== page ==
In the evening, Takeo brought the two to a camp. A number of people were gathered around the artificial fire, a wide range of ages. The one thing they all had in common was their state – they were all covered in the grime of the poor. Despite that, they had clearly not lost hope. The children were happy and full of energy, and the adults seemed to have adapted to this life. By the looks of things, these people had been here for long enough that they'd gotten used to their poverty.

“Everyone! Gather round! We have some new guests, and they want to hear our story.” Takeo spoke to the crowd at large. Once everyone had settled, an old man stepped into the circle.

“Greetings, travellers,” he nodded towards Kino and Hermes, “and welcome to our country. My name is Satoru. I was one of the most involved in this tragedy, and so I will tell you our tale. As soon as the little ones quiet down.” He glared at a few of the children that had yet to settle down, and they quickly stopped making so much noise. “Well then, let me tell you our tale.”
“Ours is a country of advanced technology. When we were inside those walls, we had solved most of our problems, ranging from poverty to war. We still had to work, of course, but anyone willing to do their part would want for nothing. It was truly a paradise... But one day, our greatest scientists concluded that we should eliminate the final job of humans – thought.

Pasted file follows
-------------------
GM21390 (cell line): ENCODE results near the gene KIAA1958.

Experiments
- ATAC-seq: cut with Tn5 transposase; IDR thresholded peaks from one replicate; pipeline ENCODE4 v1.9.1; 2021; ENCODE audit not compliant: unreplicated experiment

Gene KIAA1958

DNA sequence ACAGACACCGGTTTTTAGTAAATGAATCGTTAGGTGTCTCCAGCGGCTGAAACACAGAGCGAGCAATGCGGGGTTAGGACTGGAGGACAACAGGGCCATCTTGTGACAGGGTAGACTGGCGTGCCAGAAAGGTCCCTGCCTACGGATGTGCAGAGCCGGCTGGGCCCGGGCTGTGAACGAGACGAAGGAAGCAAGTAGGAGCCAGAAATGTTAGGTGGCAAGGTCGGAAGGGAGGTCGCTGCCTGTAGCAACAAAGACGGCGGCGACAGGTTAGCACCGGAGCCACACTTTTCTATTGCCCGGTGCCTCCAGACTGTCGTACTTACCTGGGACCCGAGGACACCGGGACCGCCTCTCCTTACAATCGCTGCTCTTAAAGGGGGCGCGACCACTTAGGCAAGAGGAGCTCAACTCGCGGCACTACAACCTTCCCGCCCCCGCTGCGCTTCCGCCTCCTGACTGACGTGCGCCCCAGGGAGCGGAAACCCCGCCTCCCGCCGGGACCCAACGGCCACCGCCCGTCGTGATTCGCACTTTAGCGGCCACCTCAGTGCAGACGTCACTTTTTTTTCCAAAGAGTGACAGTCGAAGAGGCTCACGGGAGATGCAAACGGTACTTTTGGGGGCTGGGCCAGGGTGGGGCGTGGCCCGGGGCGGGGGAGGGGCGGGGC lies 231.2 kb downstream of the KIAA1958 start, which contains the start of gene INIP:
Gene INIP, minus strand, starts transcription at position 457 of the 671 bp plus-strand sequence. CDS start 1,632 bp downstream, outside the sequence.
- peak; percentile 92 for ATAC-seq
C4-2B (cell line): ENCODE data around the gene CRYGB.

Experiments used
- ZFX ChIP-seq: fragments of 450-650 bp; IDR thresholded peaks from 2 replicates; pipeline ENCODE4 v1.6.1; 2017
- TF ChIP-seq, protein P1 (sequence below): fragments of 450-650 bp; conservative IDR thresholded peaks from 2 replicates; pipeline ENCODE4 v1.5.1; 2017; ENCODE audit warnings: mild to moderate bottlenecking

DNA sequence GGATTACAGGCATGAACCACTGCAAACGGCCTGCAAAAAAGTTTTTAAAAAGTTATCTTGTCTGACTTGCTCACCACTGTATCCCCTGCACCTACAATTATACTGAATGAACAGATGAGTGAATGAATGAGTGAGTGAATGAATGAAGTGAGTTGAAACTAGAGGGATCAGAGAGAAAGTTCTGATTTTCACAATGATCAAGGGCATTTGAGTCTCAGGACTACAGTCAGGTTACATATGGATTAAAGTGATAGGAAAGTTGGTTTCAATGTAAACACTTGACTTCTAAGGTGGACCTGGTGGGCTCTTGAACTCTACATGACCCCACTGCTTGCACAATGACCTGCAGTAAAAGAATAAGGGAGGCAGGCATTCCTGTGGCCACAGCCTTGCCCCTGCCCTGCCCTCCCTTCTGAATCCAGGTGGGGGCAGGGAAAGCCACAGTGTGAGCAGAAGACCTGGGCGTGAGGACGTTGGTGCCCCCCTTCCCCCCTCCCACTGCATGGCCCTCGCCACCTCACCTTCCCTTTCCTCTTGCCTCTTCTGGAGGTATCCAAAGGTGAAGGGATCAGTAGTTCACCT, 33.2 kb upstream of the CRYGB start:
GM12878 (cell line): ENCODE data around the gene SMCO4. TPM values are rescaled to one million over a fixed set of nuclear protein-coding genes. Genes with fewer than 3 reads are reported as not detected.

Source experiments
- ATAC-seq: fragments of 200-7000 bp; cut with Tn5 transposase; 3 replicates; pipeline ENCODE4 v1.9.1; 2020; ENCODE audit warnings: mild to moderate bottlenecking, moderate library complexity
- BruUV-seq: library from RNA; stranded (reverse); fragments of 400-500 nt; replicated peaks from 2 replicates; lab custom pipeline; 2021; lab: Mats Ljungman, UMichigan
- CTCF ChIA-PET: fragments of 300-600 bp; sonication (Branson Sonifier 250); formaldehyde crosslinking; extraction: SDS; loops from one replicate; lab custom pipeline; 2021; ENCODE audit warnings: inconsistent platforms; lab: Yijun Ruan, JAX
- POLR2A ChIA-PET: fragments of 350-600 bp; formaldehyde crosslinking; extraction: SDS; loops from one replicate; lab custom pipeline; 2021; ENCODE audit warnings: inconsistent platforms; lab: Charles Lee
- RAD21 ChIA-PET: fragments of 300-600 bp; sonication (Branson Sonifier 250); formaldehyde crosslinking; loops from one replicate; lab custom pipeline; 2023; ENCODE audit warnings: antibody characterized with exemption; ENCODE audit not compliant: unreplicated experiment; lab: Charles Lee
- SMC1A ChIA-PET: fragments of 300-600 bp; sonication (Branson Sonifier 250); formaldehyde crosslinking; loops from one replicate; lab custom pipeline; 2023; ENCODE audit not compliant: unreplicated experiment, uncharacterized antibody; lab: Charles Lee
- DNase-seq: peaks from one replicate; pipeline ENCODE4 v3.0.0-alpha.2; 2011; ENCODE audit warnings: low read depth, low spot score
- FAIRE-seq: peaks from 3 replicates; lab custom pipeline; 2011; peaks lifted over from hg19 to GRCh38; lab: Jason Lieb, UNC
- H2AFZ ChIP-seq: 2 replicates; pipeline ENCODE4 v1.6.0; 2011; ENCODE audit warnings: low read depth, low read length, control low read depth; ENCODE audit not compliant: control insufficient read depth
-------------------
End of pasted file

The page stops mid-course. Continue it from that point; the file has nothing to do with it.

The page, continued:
“It was a reasonable conclusion, since we'd made machines to do nearly everything else, why not have them fill out those final few things? So we built a thinking machine. It was simple at first, unable to recognise the same person from different angles or to hold a conversation, but as time went by it grew in intelligence.
“I was a young boy when it was first able to talk to people. Back then we had to write our conversations, but eventually someone gave it the ability to speak. Slowly, we handed over control of the country to it, realising that it would be better able to deal with each situation than we humans could, but that was our downfall.
“When the trouble started, I was one of the few people left working for the government. My colleagues mostly didn't have anything left to do, so they'd been given early retirements. I admit, I was jealous, but now I'm glad that I was left with the machine. Because I started to notice it making mistakes. At first, I thought they were caused by errors in the building of the machine, so I spoke to the scientists, but they assured me that there was nothing wrong. Then she started speaking to me.